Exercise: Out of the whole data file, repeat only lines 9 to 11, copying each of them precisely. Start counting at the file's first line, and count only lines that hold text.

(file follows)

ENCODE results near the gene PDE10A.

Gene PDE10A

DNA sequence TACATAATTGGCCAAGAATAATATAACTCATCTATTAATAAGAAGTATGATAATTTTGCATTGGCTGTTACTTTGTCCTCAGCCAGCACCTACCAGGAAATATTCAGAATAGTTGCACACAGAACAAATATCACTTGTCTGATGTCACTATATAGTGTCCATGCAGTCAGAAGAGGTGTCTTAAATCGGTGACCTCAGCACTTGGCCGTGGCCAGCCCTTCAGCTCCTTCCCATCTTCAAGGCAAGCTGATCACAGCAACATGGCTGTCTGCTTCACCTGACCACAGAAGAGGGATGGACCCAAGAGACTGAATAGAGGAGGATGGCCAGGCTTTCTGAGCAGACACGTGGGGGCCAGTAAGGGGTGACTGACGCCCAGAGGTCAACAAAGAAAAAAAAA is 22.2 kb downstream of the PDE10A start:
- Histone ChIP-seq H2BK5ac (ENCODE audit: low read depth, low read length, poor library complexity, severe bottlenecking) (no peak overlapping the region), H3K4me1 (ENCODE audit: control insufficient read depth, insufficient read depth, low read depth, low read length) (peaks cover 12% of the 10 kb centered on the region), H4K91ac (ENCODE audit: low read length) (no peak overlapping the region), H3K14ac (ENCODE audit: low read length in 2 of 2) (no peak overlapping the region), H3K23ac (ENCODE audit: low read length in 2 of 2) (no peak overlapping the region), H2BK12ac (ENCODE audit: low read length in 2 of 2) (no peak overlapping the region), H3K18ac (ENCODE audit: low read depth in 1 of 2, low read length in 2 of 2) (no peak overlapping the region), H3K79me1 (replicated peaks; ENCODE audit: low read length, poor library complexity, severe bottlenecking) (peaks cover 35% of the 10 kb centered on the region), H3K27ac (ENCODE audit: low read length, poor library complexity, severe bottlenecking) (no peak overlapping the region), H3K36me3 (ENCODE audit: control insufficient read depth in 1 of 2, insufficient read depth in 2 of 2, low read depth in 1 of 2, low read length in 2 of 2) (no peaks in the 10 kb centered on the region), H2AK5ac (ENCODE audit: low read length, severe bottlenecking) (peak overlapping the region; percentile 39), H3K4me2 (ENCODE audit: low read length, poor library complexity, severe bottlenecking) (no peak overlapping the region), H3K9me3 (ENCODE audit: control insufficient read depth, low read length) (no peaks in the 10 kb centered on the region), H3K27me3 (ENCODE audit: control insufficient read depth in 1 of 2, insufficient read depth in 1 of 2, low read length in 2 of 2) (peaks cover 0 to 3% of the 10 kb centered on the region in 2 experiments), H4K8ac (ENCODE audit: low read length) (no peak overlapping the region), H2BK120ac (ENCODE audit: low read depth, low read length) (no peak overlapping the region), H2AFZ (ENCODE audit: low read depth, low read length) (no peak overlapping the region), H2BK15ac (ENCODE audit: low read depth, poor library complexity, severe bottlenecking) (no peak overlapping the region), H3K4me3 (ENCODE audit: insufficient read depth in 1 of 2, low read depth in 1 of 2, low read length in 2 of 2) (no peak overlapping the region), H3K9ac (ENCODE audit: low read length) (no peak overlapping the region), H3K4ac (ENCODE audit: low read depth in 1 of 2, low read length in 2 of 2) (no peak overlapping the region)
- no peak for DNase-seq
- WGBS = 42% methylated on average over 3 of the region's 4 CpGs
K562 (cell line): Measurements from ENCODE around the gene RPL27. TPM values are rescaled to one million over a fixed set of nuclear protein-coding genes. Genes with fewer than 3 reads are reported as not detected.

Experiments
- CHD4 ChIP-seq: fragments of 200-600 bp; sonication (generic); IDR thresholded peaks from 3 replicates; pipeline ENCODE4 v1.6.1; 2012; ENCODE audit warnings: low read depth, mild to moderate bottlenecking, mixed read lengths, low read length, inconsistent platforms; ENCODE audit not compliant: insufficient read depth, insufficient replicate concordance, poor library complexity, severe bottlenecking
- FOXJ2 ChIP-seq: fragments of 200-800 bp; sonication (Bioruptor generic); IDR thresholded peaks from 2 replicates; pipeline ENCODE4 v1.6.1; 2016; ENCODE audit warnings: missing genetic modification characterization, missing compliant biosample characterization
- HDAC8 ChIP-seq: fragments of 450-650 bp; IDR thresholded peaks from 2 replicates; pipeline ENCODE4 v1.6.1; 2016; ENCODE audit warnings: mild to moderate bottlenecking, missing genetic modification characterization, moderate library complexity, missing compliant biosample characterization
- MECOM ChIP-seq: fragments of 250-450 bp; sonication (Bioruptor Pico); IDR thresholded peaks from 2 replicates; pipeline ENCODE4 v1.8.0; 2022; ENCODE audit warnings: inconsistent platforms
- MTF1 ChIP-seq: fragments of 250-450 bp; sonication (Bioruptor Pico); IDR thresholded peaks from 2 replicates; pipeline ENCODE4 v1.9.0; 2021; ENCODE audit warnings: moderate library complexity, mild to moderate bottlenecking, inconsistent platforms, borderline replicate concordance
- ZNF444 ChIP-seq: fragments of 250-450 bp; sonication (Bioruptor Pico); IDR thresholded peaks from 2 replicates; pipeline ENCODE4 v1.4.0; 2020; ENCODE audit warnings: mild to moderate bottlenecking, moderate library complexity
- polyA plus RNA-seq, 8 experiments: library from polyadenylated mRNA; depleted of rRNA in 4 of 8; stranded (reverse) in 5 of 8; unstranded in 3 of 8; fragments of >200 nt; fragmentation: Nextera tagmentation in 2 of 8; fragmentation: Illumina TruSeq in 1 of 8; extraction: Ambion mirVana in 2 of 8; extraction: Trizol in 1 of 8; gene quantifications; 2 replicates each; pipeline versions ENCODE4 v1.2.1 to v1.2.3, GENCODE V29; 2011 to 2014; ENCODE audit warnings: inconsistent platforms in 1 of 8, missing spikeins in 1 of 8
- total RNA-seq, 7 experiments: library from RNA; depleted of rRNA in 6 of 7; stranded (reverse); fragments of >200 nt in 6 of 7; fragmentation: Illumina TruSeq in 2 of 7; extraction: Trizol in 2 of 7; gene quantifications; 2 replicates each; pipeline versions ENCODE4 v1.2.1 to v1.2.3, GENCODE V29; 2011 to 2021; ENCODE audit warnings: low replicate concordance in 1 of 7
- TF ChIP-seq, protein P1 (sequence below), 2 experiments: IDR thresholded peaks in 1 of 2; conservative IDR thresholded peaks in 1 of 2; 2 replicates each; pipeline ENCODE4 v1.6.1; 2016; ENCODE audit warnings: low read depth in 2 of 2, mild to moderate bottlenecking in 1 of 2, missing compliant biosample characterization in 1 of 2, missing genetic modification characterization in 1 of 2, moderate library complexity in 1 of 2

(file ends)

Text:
- CHD4 ChIP-seq: fragments of 200-600 bp; sonication (generic); IDR thresholded peaks from 3 replicates; pipeline ENCODE4 v1.6.1; 2012; ENCODE audit warnings: low read depth, mild to moderate bottlenecking, mixed read lengths, low read length, inconsistent platforms; ENCODE audit not compliant: insufficient read depth, insufficient replicate concordance, poor library complexity, severe bottlenecking
- FOXJ2 ChIP-seq: fragments of 200-800 bp; sonication (Bioruptor generic); IDR thresholded peaks from 2 replicates; pipeline ENCODE4 v1.6.1; 2016; ENCODE audit warnings: missing genetic modification characterization, missing compliant biosample characterization
- HDAC8 ChIP-seq: fragments of 450-650 bp; IDR thresholded peaks from 2 replicates; pipeline ENCODE4 v1.6.1; 2016; ENCODE audit warnings: mild to moderate bottlenecking, missing genetic modification characterization, moderate library complexity, missing compliant biosample characterization